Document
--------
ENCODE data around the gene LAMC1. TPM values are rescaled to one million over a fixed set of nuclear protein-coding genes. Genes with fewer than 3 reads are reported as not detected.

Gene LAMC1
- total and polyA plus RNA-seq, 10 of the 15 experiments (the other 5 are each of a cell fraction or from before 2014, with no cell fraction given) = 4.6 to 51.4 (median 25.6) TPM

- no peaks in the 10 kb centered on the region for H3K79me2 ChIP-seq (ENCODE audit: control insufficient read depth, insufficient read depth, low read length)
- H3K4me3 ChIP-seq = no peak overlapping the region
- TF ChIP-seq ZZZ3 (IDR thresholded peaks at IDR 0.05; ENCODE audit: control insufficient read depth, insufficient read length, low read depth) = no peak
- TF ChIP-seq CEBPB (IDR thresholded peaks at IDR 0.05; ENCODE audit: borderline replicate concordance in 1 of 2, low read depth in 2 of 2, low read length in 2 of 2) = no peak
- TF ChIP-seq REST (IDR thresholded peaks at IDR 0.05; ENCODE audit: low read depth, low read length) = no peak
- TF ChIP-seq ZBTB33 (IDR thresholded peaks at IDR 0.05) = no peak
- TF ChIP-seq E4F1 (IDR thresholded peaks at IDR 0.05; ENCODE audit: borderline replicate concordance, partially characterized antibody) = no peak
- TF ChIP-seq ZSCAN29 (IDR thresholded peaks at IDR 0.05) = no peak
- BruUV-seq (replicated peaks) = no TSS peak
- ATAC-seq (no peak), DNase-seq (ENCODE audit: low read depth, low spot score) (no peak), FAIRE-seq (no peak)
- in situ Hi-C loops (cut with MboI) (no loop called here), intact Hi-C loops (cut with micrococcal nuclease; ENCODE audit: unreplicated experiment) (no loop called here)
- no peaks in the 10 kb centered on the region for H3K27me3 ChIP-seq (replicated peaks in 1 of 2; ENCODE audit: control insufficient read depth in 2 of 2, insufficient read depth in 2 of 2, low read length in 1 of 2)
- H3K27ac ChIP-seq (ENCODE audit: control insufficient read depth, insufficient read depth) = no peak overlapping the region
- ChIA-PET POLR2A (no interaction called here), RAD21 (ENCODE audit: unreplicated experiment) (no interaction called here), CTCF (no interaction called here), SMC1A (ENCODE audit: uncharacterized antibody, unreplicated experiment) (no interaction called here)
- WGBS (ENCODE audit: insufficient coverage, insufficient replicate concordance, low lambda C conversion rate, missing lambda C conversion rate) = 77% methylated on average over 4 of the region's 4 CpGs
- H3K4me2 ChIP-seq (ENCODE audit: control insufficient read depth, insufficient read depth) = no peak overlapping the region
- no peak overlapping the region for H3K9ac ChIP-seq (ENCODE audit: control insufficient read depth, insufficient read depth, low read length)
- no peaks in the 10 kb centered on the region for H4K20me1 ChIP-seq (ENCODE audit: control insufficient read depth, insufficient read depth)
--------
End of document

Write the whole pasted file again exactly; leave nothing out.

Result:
ENCODE data around the gene LAMC1. TPM values are rescaled to one million over a fixed set of nuclear protein-coding genes. Genes with fewer than 3 reads are reported as not detected.

Gene LAMC1
- total and polyA plus RNA-seq, 10 of the 15 experiments (the other 5 are each of a cell fraction or from before 2014, with no cell fraction given) = 4.6 to 51.4 (median 25.6) TPM

- no peaks in the 10 kb centered on the region for H3K79me2 ChIP-seq (ENCODE audit: control insufficient read depth, insufficient read depth, low read length)
- H3K4me3 ChIP-seq = no peak overlapping the region
- TF ChIP-seq ZZZ3 (IDR thresholded peaks at IDR 0.05; ENCODE audit: control insufficient read depth, insufficient read length, low read depth) = no peak
- TF ChIP-seq CEBPB (IDR thresholded peaks at IDR 0.05; ENCODE audit: borderline replicate concordance in 1 of 2, low read depth in 2 of 2, low read length in 2 of 2) = no peak
- TF ChIP-seq REST (IDR thresholded peaks at IDR 0.05; ENCODE audit: low read depth, low read length) = no peak
- TF ChIP-seq ZBTB33 (IDR thresholded peaks at IDR 0.05) = no peak
- TF ChIP-seq E4F1 (IDR thresholded peaks at IDR 0.05; ENCODE audit: borderline replicate concordance, partially characterized antibody) = no peak
- TF ChIP-seq ZSCAN29 (IDR thresholded peaks at IDR 0.05) = no peak
- BruUV-seq (replicated peaks) = no TSS peak
- ATAC-seq (no peak), DNase-seq (ENCODE audit: low read depth, low spot score) (no peak), FAIRE-seq (no peak)
- in situ Hi-C loops (cut with MboI) (no loop called here), intact Hi-C loops (cut with micrococcal nuclease; ENCODE audit: unreplicated experiment) (no loop called here)
- no peaks in the 10 kb centered on the region for H3K27me3 ChIP-seq (replicated peaks in 1 of 2; ENCODE audit: control insufficient read depth in 2 of 2, insufficient read depth in 2 of 2, low read length in 1 of 2)
- H3K27ac ChIP-seq (ENCODE audit: control insufficient read depth, insufficient read depth) = no peak overlapping the region
- ChIA-PET POLR2A (no interaction called here), RAD21 (ENCODE audit: unreplicated experiment) (no interaction called here), CTCF (no interaction called here), SMC1A (ENCODE audit: uncharacterized antibody, unreplicated experiment) (no interaction called here)
- WGBS (ENCODE audit: insufficient coverage, insufficient replicate concordance, low lambda C conversion rate, missing lambda C conversion rate) = 77% methylated on average over 4 of the region's 4 CpGs
- H3K4me2 ChIP-seq (ENCODE audit: control insufficient read depth, insufficient read depth) = no peak overlapping the region
- no peak overlapping the region for H3K9ac ChIP-seq (ENCODE audit: control insufficient read depth, insufficient read depth, low read length)
- no peaks in the 10 kb centered on the region for H4K20me1 ChIP-seq (ENCODE audit: control insufficient read depth, insufficient read depth)